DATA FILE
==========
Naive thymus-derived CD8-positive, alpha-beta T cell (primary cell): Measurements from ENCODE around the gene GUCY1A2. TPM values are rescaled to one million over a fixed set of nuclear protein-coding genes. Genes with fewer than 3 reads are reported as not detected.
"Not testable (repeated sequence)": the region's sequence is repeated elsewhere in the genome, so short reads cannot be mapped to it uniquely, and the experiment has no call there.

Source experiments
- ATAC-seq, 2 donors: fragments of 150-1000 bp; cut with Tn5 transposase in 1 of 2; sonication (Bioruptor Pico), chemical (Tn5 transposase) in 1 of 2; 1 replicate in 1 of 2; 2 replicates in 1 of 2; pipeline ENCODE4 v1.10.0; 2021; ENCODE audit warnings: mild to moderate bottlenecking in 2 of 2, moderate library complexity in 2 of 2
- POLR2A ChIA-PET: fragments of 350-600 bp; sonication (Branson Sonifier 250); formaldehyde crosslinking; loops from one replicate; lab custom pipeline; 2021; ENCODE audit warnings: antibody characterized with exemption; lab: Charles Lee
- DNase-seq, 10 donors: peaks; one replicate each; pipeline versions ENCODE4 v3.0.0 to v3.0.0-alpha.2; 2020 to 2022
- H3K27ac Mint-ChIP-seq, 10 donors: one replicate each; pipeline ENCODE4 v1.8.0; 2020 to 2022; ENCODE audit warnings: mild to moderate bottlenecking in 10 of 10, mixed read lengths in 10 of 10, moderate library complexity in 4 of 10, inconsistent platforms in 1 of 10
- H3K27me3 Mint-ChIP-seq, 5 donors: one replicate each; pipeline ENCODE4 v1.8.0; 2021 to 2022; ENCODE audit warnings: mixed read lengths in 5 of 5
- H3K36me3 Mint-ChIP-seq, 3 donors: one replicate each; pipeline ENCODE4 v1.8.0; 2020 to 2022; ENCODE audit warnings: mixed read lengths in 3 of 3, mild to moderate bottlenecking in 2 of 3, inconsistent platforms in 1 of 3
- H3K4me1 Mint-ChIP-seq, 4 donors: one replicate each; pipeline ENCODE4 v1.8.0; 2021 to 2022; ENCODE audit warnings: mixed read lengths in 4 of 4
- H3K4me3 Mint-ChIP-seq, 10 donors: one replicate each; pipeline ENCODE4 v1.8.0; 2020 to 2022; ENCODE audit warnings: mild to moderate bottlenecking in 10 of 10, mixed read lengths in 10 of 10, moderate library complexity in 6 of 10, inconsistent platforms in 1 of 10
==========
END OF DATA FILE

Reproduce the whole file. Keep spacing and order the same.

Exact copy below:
Naive thymus-derived CD8-positive, alpha-beta T cell (primary cell): Measurements from ENCODE around the gene GUCY1A2. TPM values are rescaled to one million over a fixed set of nuclear protein-coding genes. Genes with fewer than 3 reads are reported as not detected.
"Not testable (repeated sequence)": the region's sequence is repeated elsewhere in the genome, so short reads cannot be mapped to it uniquely, and the experiment has no call there.

Source experiments
- ATAC-seq, 2 donors: fragments of 150-1000 bp; cut with Tn5 transposase in 1 of 2; sonication (Bioruptor Pico), chemical (Tn5 transposase) in 1 of 2; 1 replicate in 1 of 2; 2 replicates in 1 of 2; pipeline ENCODE4 v1.10.0; 2021; ENCODE audit warnings: mild to moderate bottlenecking in 2 of 2, moderate library complexity in 2 of 2
- POLR2A ChIA-PET: fragments of 350-600 bp; sonication (Branson Sonifier 250); formaldehyde crosslinking; loops from one replicate; lab custom pipeline; 2021; ENCODE audit warnings: antibody characterized with exemption; lab: Charles Lee
- DNase-seq, 10 donors: peaks; one replicate each; pipeline versions ENCODE4 v3.0.0 to v3.0.0-alpha.2; 2020 to 2022
- H3K27ac Mint-ChIP-seq, 10 donors: one replicate each; pipeline ENCODE4 v1.8.0; 2020 to 2022; ENCODE audit warnings: mild to moderate bottlenecking in 10 of 10, mixed read lengths in 10 of 10, moderate library complexity in 4 of 10, inconsistent platforms in 1 of 10
- H3K27me3 Mint-ChIP-seq, 5 donors: one replicate each; pipeline ENCODE4 v1.8.0; 2021 to 2022; ENCODE audit warnings: mixed read lengths in 5 of 5
- H3K36me3 Mint-ChIP-seq, 3 donors: one replicate each; pipeline ENCODE4 v1.8.0; 2020 to 2022; ENCODE audit warnings: mixed read lengths in 3 of 3, mild to moderate bottlenecking in 2 of 3, inconsistent platforms in 1 of 3
- H3K4me1 Mint-ChIP-seq, 4 donors: one replicate each; pipeline ENCODE4 v1.8.0; 2021 to 2022; ENCODE audit warnings: mixed read lengths in 4 of 4
- H3K4me3 Mint-ChIP-seq, 10 donors: one replicate each; pipeline ENCODE4 v1.8.0; 2020 to 2022; ENCODE audit warnings: mild to moderate bottlenecking in 10 of 10, mixed read lengths in 10 of 10, moderate library complexity in 6 of 10, inconsistent platforms in 1 of 10